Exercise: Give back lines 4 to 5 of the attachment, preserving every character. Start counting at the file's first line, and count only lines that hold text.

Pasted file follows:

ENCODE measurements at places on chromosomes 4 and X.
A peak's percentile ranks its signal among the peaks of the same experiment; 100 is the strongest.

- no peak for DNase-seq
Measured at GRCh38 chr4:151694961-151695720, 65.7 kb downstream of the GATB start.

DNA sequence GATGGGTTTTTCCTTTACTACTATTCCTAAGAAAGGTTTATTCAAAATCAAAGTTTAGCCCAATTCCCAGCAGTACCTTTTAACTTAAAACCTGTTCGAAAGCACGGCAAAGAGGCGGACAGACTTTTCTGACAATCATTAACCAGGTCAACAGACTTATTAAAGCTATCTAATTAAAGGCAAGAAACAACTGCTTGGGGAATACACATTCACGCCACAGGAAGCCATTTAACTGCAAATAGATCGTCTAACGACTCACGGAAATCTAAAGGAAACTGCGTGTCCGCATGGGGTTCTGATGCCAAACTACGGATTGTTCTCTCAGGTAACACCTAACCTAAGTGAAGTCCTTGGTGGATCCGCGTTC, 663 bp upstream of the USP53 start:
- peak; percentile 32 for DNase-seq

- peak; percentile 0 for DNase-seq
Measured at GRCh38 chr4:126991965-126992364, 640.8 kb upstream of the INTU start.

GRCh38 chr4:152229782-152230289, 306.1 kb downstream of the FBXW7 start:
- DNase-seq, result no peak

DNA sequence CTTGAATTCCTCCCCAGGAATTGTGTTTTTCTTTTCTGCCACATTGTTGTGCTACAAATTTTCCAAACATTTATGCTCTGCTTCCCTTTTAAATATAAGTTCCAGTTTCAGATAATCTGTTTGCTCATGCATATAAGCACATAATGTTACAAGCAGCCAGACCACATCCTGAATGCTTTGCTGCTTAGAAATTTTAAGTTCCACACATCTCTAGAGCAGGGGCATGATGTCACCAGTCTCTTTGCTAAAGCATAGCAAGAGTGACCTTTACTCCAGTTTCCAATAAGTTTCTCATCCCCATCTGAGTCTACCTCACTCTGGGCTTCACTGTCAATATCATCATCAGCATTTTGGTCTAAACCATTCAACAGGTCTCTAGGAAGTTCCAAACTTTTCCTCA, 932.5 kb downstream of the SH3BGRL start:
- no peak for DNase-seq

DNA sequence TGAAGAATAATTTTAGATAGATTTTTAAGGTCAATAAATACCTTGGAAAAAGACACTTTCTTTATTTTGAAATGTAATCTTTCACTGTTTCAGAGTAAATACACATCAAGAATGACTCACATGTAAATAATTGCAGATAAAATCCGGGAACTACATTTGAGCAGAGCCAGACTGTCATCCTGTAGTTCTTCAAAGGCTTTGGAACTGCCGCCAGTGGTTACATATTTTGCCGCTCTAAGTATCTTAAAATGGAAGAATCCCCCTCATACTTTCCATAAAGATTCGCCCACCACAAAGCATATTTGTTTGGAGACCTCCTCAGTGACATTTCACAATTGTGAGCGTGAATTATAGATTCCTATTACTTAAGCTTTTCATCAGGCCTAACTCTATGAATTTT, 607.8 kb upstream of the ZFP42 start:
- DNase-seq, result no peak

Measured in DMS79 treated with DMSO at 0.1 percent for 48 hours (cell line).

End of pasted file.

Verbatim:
Measured at GRCh38 chr4:151694961-151695720, 65.7 kb downstream of the GATB start.

DNA sequence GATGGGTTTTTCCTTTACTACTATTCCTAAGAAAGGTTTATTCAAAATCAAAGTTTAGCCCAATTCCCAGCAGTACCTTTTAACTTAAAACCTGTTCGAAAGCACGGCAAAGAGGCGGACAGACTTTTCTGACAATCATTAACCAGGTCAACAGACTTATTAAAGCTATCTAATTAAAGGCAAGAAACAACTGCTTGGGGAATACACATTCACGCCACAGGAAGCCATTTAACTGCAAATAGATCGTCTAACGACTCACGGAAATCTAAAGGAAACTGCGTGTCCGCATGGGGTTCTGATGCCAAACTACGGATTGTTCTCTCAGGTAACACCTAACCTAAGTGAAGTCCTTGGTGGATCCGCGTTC, 663 bp upstream of the USP53 start: